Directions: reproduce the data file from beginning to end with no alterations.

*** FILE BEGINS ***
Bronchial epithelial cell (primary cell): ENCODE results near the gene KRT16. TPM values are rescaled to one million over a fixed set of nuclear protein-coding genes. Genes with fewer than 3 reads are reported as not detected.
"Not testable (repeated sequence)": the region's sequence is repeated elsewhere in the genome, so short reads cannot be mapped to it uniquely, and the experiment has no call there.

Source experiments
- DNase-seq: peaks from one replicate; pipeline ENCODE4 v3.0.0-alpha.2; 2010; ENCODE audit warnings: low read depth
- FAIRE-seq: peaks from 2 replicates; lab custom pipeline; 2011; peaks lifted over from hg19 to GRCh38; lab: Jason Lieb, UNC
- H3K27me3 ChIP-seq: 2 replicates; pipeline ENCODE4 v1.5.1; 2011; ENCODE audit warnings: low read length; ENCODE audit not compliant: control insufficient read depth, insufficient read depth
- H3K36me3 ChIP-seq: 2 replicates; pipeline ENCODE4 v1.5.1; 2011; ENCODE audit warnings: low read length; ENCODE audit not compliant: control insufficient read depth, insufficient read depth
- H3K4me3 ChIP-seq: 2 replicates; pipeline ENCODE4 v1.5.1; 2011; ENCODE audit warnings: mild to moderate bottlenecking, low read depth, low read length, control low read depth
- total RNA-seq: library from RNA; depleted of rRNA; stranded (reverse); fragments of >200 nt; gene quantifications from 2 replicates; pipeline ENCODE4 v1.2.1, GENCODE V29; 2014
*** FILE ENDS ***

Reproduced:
Bronchial epithelial cell (primary cell): ENCODE results near the gene KRT16. TPM values are rescaled to one million over a fixed set of nuclear protein-coding genes. Genes with fewer than 3 reads are reported as not detected.
"Not testable (repeated sequence)": the region's sequence is repeated elsewhere in the genome, so short reads cannot be mapped to it uniquely, and the experiment has no call there.

Source experiments
- DNase-seq: peaks from one replicate; pipeline ENCODE4 v3.0.0-alpha.2; 2010; ENCODE audit warnings: low read depth
- FAIRE-seq: peaks from 2 replicates; lab custom pipeline; 2011; peaks lifted over from hg19 to GRCh38; lab: Jason Lieb, UNC
- H3K27me3 ChIP-seq: 2 replicates; pipeline ENCODE4 v1.5.1; 2011; ENCODE audit warnings: low read length; ENCODE audit not compliant: control insufficient read depth, insufficient read depth
- H3K36me3 ChIP-seq: 2 replicates; pipeline ENCODE4 v1.5.1; 2011; ENCODE audit warnings: low read length; ENCODE audit not compliant: control insufficient read depth, insufficient read depth
- H3K4me3 ChIP-seq: 2 replicates; pipeline ENCODE4 v1.5.1; 2011; ENCODE audit warnings: mild to moderate bottlenecking, low read depth, low read length, control low read depth
- total RNA-seq: library from RNA; depleted of rRNA; stranded (reverse); fragments of >200 nt; gene quantifications from 2 replicates; pipeline ENCODE4 v1.2.1, GENCODE V29; 2014